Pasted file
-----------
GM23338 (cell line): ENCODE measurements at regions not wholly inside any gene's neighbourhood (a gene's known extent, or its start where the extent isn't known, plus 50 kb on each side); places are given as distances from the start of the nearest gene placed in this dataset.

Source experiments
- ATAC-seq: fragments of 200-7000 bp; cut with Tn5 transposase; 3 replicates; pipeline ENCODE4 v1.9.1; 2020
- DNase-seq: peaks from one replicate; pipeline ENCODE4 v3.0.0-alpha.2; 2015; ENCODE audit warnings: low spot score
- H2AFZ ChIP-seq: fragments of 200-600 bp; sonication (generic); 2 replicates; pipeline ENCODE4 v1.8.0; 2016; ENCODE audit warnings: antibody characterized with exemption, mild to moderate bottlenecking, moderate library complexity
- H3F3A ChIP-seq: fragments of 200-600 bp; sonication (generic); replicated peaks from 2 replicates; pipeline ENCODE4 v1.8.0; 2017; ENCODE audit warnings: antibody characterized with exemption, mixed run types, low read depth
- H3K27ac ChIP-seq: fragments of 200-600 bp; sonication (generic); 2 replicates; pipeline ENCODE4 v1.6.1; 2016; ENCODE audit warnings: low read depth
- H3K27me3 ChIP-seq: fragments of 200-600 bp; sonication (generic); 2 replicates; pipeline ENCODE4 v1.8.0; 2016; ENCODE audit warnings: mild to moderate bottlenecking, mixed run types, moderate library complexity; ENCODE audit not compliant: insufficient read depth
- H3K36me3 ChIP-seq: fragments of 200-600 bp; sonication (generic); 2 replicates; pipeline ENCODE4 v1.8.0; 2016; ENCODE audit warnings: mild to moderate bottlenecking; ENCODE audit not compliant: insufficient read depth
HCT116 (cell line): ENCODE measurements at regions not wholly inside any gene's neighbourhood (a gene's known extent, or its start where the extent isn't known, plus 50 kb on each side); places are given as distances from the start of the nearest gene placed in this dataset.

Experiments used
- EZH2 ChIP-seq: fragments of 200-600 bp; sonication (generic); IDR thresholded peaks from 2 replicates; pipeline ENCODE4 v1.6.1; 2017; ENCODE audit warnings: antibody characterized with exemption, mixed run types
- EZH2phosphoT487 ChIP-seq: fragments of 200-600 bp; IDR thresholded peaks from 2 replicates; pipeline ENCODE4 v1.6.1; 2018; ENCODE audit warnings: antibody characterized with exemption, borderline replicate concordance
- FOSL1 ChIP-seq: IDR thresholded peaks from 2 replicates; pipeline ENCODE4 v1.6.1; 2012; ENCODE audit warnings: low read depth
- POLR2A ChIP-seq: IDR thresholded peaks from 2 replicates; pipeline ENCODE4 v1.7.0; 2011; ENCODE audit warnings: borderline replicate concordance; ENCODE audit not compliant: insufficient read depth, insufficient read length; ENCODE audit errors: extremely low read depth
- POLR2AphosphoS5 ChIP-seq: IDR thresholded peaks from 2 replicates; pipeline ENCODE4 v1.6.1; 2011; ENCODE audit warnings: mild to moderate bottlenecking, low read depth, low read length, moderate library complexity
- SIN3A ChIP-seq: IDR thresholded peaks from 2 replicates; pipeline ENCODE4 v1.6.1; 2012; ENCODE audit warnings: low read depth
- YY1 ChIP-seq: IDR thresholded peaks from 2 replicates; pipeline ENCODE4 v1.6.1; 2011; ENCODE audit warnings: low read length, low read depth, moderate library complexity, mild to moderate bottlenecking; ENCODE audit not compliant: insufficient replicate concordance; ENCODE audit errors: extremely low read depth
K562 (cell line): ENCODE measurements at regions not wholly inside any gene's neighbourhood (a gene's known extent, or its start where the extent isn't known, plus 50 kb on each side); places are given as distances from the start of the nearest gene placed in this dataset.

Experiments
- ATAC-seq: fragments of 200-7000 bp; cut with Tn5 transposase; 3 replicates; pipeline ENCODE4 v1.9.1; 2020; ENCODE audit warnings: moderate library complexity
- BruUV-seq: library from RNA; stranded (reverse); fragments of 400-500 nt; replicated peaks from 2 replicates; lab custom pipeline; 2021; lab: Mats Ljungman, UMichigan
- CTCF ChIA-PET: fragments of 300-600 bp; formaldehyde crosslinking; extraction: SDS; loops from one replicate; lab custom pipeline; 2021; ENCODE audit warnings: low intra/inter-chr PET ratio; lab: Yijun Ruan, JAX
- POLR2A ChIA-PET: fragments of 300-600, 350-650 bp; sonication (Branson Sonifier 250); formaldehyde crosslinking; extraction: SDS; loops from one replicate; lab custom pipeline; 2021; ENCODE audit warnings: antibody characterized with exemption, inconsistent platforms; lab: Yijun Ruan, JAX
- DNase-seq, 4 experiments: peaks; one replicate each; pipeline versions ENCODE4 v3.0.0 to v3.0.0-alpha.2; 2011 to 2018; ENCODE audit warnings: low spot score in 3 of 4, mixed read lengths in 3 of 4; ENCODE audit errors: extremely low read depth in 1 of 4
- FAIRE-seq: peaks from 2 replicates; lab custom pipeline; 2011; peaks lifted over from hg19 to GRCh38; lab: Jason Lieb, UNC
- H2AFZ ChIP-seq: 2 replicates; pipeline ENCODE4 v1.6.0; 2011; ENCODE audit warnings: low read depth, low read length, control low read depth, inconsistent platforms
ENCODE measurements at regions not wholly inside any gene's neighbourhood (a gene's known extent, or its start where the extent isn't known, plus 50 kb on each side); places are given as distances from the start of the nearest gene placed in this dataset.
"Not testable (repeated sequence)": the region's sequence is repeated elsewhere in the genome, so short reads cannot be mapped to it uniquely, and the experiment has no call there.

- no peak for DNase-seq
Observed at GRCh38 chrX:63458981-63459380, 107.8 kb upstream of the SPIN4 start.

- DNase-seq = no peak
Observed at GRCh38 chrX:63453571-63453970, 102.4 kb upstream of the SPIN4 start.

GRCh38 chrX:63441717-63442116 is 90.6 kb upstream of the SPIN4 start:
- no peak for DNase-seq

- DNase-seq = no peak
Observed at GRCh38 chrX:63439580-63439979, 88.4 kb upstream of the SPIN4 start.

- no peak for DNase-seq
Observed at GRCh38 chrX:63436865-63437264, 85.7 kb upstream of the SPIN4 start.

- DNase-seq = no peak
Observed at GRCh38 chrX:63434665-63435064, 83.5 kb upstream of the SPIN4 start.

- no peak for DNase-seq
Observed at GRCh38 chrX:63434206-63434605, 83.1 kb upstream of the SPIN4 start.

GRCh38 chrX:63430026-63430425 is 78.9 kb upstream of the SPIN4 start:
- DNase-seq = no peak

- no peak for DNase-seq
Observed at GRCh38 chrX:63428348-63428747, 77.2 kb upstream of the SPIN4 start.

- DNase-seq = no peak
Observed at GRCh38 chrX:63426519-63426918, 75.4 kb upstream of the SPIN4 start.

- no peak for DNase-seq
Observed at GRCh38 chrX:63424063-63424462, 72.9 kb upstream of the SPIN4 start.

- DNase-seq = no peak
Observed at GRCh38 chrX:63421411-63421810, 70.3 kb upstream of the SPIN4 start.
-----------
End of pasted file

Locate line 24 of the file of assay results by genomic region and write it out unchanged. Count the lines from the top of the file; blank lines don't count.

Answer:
- POLR2A ChIA-PET: fragments of 300-600, 350-650 bp; sonication (Branson Sonifier 250); formaldehyde crosslinking; extraction: SDS; loops from one replicate; lab custom pipeline; 2021; ENCODE audit warnings: antibody characterized with exemption, inconsistent platforms; lab: Yijun Ruan, JAX